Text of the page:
Severe complications like kidney failure and heart attacks during and immediately after labor and delivery are rising nationwide, says a CDC report. The report, published in the November issue of Obstetrics & Gynecology, has serious implications for pregnant women, attorneys in the malpractice field, obstetricians, midwives, and other birth professionals.
Because the study the report was based on was conducted by the Centers for Disease Control, it could examine a very large, nationwide sample of births. The Nationwide Inpatient Sample, used by the study, includes information on over five million patients annually at approximately 1,000 hospitals. According to these samples, having a baby is the single most common thing that Americans do in hospitals—labor and delivery accounted for more hospital intakes than any other single cause.
Out of about 50 million births recorded during the period from 1998 to 2009, about 600,000 involved severe complications in delivery or in the immediate period after delivery. Women were recorded as having severe complications if they had to receive a blood transfusion or had a serious infection or other illness.
Some of these events had seen a significant increase over the eleven year timespan. For example, the rates of blood transfusion went up over 180 percent. Embolisms were also more common, as were tracheotomies and heart attacks.
However, not all of the news was negative. Maternal death rates are on the decline even as overall complication rates have gone up. The rate of in-hospital maternal death is just over one in 10,000—a 37 percent reduction overall from what the maternal death rate was at the beginning of the study.
Several theories have been proposed to explain the increasing rates of complications. One of the reasons for the increase may be that minority women are still unable to get equal access to healthcare. They experience both fetal and maternal death more frequently than white women across the board.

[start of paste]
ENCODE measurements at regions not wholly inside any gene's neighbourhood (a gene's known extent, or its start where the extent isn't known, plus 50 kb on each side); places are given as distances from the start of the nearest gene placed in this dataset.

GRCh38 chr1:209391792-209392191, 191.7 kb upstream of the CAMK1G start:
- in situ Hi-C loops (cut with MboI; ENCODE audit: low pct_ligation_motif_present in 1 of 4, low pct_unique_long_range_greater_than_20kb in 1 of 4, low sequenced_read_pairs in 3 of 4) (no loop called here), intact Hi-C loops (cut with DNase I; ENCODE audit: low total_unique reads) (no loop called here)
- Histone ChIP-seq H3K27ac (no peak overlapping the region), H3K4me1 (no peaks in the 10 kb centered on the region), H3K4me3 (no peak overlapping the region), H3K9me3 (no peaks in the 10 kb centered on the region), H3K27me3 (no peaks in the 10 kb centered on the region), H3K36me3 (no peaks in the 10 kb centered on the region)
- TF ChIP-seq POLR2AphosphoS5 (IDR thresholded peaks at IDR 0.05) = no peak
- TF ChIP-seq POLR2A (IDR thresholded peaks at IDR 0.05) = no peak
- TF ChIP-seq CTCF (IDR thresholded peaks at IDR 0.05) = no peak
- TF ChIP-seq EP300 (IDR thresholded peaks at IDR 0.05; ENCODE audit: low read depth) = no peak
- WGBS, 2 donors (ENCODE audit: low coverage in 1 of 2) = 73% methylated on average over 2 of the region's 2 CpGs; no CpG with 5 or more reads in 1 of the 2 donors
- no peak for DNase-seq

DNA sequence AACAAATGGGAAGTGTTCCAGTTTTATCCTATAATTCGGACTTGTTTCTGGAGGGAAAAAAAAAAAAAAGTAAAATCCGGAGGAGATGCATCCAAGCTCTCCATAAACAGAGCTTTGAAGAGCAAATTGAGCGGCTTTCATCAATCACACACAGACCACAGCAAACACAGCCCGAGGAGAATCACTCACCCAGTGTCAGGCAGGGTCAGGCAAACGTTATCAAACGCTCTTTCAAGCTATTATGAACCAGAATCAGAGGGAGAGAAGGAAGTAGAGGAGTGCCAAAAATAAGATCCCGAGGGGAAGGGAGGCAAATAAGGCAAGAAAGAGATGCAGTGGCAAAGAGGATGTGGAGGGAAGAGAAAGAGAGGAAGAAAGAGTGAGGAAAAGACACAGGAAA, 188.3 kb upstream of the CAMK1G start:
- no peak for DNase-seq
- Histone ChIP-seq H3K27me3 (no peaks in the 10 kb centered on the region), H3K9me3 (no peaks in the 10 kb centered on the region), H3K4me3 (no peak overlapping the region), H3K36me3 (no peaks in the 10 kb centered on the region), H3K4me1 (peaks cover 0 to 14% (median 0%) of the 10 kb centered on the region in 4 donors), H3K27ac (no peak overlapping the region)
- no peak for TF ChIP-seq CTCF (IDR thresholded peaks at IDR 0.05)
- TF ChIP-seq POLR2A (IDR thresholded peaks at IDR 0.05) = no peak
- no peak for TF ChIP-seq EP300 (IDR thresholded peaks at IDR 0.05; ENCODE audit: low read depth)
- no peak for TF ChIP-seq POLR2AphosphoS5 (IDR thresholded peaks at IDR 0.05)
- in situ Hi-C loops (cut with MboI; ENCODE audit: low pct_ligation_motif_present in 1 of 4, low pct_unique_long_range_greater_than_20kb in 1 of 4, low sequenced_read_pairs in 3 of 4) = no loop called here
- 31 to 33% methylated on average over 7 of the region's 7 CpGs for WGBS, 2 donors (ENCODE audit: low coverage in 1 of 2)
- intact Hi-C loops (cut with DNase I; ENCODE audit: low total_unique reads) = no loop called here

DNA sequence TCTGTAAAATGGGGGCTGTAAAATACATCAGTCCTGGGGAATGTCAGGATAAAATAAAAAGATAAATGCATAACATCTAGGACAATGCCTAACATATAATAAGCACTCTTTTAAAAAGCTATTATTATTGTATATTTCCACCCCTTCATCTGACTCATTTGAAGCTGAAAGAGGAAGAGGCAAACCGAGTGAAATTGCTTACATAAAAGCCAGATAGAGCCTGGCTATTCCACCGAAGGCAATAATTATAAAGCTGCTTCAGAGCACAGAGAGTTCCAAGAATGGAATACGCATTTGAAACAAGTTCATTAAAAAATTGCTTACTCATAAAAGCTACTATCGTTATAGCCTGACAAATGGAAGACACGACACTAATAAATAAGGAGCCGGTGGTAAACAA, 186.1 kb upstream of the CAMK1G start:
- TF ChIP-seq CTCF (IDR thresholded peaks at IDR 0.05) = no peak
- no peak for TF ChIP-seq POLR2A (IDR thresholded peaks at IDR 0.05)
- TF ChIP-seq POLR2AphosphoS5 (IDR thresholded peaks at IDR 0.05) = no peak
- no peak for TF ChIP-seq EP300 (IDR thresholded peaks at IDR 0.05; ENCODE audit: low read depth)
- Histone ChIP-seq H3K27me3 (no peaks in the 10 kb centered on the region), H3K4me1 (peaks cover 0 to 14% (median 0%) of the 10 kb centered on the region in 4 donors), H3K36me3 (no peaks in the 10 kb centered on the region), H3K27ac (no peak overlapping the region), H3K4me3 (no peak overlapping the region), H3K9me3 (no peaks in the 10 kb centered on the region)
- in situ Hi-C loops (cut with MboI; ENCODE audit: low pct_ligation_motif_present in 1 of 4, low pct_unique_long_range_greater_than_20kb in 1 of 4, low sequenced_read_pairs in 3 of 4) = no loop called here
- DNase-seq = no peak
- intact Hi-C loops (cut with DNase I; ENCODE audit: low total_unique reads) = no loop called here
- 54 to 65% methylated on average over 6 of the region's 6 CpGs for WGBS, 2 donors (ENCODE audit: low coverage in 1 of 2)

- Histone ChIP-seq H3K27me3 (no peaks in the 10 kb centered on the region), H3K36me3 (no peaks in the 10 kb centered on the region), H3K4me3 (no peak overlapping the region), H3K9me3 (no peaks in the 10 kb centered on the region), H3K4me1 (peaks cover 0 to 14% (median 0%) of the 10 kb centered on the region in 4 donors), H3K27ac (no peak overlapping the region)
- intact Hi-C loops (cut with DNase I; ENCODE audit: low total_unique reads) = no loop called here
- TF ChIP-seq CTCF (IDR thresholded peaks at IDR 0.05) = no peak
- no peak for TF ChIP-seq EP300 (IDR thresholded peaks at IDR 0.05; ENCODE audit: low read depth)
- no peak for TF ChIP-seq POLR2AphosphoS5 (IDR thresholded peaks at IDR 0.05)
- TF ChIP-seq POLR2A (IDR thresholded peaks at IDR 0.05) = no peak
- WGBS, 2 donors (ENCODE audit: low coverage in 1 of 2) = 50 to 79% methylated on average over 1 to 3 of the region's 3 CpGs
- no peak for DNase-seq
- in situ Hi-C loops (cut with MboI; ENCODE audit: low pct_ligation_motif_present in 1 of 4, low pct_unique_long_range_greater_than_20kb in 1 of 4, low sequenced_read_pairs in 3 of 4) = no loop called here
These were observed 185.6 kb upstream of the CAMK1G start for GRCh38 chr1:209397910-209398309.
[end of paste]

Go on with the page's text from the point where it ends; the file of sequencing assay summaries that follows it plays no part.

Uninsured mothers are another component of the increase in complications, because the greatest risks for complications occur in women who have not received routine prenatal care. Higher rates of obesity in the American population have also led to an increase in complications like high blood pressure and diabetes, which can make giving birth significantly more risky even with modern medical technologies.
Older women are also significantly more likely to experience birth related complications, especially women over the age of 40 who are giving birth for the first time. In recent years, more women in this age group have been able to successfully conceive and give birth thanks to assisted reproductive technologies. While these technologies have benefited many people, they also put more high-risk patients into obstetrics wards every year.
According to the CDC, the best ways for women to avoid pregnancy related complications and maternal mortality involve taking good care of their bodies before getting pregnant. Losing weight, stopping smoking, and getting untreated diabetes or hypertension under control before becoming pregnant is critical to a healthy mother and baby.